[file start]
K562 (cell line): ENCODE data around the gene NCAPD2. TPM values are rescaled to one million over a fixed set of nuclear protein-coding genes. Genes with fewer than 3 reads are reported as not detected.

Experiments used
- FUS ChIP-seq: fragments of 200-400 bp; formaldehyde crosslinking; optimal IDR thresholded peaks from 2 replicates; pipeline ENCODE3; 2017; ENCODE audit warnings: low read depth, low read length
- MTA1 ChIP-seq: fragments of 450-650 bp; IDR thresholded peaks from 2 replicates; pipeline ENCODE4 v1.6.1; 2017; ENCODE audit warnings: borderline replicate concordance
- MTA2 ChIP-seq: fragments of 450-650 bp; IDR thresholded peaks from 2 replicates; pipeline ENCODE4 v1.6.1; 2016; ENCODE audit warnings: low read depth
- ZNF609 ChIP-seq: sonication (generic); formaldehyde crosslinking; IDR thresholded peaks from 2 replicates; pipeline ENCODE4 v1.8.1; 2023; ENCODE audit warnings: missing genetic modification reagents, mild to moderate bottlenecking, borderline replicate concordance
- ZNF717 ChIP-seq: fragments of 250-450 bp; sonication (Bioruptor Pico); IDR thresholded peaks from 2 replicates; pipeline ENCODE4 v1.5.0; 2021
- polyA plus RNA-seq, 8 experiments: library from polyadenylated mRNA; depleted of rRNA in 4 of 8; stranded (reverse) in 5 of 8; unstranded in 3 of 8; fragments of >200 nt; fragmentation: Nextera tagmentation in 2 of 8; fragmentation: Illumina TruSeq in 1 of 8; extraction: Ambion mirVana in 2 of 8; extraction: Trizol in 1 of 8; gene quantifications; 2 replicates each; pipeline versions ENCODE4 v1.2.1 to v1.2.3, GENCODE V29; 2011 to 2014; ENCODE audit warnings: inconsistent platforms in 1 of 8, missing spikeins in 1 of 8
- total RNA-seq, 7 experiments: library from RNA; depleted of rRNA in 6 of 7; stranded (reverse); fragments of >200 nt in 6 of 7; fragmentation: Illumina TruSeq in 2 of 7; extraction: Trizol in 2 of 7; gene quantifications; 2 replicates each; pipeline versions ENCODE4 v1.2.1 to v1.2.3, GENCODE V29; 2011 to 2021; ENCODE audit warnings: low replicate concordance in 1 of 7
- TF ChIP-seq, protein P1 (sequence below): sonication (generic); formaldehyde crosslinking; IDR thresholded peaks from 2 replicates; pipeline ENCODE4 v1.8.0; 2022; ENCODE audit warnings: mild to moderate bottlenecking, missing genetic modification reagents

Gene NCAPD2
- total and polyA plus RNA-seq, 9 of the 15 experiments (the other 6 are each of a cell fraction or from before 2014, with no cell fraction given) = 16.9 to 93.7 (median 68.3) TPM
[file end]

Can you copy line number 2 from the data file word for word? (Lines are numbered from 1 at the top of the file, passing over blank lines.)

Experiments used